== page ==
The Hill: Want sunshine? Buy loudspeakers (In the News)

Luke Wachob

Few people make a habit of reading government websites. They are far more likely to hear about political scandals or instances of corruption through news coverage, from political or membership organizations they belong to, from social media postings, or in conversations with friends and family. If government can restrict any of that speech, the information revealed through open records laws is robbed of its power to spur change.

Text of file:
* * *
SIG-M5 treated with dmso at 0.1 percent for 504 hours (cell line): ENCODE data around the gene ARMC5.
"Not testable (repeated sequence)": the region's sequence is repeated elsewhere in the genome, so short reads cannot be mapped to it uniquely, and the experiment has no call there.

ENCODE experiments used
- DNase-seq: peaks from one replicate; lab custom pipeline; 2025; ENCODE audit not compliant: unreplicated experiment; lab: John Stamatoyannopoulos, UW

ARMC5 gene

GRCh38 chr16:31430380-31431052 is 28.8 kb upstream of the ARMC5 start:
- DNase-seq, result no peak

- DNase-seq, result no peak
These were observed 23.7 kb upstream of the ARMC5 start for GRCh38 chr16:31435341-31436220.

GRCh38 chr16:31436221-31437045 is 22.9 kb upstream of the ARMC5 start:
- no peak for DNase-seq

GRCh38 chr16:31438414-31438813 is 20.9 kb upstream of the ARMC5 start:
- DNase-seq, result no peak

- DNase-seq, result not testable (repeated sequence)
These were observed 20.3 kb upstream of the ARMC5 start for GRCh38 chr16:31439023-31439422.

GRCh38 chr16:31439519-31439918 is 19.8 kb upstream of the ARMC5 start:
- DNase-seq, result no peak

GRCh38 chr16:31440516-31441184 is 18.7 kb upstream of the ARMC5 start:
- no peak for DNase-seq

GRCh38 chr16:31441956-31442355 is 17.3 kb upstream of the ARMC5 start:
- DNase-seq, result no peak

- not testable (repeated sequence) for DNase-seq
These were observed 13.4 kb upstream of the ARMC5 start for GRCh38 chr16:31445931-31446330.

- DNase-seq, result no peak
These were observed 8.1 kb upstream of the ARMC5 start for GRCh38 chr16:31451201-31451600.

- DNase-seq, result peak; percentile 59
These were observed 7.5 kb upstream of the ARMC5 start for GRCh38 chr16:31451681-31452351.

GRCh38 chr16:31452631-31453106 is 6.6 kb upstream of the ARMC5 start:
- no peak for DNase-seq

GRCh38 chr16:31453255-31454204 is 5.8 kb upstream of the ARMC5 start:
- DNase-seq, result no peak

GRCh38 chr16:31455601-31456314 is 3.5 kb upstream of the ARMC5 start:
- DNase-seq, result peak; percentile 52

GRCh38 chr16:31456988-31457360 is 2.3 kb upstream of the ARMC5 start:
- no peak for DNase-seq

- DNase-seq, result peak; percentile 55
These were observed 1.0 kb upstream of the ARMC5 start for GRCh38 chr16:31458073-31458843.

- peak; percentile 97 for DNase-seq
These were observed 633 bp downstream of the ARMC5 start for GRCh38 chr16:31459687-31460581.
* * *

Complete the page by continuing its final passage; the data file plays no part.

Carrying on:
Unfortunately, that is exactly what many state legislators and their regulatory allies are trying to do. Ironically, they are co-opting the rhetoric of transparency to do it, proposing that nonprofit groups that criticize candidates be forced to meet the same rigorous reporting requirements imposed on candidates, political parties, and professional political committees.

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The Center for Competitive Politics is now the Institute for Free Speech.